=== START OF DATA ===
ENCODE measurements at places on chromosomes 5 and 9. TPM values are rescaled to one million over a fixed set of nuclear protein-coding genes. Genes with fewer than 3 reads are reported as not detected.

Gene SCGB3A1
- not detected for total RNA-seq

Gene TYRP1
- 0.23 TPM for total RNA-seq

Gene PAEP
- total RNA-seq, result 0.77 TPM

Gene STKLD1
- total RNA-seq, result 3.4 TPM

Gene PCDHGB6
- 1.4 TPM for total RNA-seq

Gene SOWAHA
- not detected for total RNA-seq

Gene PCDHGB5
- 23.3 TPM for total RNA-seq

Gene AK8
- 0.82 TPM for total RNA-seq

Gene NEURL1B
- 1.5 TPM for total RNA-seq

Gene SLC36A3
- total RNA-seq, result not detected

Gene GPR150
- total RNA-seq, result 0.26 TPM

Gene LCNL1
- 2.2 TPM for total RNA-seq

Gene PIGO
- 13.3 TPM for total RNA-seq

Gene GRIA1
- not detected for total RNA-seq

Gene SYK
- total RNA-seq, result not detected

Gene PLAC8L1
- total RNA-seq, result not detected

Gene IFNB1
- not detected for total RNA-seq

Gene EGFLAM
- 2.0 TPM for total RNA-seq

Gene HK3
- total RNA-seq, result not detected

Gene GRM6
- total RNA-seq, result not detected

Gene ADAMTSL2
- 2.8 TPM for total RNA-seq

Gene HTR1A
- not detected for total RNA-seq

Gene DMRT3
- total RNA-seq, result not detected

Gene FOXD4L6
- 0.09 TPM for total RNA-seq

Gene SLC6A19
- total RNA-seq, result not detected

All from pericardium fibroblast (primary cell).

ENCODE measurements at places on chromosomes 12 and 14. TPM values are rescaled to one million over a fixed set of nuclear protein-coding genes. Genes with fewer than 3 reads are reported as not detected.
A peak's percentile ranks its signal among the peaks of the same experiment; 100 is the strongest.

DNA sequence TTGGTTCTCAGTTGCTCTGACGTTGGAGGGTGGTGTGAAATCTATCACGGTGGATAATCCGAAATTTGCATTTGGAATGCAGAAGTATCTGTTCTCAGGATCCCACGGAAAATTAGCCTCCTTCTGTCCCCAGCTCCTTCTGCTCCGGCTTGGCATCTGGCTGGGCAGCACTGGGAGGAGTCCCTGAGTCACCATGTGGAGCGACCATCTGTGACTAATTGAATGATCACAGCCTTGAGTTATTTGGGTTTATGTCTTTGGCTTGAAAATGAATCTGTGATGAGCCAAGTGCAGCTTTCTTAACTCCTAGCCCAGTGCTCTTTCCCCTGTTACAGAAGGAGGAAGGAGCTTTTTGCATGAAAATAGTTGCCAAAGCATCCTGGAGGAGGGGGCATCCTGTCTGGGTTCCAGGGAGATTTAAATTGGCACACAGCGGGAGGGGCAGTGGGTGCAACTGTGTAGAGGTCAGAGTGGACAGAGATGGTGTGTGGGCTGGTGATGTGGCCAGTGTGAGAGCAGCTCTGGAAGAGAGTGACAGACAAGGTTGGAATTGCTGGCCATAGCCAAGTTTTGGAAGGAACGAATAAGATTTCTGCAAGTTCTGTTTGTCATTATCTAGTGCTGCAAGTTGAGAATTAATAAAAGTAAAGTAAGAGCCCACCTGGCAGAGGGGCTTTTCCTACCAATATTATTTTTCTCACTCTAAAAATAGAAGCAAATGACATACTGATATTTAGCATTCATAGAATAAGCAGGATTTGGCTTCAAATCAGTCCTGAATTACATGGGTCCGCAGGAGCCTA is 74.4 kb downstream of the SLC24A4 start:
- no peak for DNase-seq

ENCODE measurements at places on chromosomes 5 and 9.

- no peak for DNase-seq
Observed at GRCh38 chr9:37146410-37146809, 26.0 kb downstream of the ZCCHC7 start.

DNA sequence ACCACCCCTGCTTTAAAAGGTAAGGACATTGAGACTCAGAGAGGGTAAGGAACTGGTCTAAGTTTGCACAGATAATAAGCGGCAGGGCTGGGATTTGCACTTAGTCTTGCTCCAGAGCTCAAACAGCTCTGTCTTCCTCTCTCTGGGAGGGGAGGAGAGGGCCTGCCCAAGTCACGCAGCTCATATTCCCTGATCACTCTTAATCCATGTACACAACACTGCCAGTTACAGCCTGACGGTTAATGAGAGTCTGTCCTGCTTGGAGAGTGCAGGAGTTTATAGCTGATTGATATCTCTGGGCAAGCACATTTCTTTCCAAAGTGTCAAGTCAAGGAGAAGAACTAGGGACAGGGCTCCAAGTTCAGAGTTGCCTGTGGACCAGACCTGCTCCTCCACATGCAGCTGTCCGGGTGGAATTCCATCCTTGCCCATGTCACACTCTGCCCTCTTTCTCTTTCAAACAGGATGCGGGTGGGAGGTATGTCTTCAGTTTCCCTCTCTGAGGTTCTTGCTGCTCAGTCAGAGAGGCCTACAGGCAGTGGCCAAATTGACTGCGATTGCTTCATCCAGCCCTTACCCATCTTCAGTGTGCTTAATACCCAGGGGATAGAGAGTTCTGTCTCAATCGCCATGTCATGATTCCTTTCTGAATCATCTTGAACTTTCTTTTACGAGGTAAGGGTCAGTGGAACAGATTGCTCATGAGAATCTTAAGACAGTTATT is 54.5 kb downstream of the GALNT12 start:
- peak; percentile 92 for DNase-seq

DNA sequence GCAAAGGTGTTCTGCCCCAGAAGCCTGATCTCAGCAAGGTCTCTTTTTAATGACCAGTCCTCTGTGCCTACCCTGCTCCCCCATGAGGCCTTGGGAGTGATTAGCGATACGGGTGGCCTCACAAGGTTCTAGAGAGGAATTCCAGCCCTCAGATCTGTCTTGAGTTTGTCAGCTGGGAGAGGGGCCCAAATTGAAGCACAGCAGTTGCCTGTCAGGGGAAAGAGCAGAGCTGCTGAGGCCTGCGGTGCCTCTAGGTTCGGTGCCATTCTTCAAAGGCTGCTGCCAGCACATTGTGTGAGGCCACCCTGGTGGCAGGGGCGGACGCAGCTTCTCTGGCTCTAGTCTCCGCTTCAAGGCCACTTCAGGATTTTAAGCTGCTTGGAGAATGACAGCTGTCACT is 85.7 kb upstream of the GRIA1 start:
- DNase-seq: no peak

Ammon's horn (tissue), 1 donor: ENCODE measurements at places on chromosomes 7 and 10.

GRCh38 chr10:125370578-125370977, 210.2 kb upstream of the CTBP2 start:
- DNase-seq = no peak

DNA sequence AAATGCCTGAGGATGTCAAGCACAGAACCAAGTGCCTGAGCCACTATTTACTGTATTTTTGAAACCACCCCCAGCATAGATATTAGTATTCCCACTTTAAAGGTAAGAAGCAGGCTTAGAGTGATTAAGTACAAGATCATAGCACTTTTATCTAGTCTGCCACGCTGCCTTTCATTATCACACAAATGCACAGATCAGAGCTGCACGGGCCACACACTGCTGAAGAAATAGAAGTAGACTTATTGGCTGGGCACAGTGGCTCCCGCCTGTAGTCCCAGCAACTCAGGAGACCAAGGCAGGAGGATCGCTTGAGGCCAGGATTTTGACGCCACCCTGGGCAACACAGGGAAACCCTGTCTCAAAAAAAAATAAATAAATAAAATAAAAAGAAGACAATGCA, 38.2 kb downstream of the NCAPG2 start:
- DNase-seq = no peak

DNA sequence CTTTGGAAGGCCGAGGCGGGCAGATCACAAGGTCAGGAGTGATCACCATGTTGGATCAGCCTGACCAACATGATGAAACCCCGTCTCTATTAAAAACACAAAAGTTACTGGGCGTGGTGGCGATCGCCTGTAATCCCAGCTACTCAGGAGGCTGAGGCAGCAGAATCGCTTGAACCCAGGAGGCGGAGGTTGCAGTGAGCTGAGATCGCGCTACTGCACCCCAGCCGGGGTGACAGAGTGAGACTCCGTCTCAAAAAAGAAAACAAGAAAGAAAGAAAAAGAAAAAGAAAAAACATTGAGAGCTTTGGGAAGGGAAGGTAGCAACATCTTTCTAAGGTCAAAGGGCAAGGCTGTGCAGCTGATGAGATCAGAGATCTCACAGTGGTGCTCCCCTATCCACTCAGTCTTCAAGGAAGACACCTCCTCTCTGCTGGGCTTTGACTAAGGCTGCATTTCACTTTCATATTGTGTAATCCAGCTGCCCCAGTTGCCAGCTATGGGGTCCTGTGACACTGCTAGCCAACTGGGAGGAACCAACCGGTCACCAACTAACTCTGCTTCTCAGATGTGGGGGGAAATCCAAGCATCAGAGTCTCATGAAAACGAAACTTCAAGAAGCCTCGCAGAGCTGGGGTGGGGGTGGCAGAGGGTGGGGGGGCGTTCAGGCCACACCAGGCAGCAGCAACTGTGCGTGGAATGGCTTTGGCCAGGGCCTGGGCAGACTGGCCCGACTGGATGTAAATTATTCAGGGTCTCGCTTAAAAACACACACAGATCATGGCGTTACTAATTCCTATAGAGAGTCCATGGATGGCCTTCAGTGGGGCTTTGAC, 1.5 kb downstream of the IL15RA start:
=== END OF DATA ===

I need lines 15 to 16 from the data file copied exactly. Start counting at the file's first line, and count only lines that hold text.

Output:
- 23.3 TPM for total RNA-seq

Gene AK8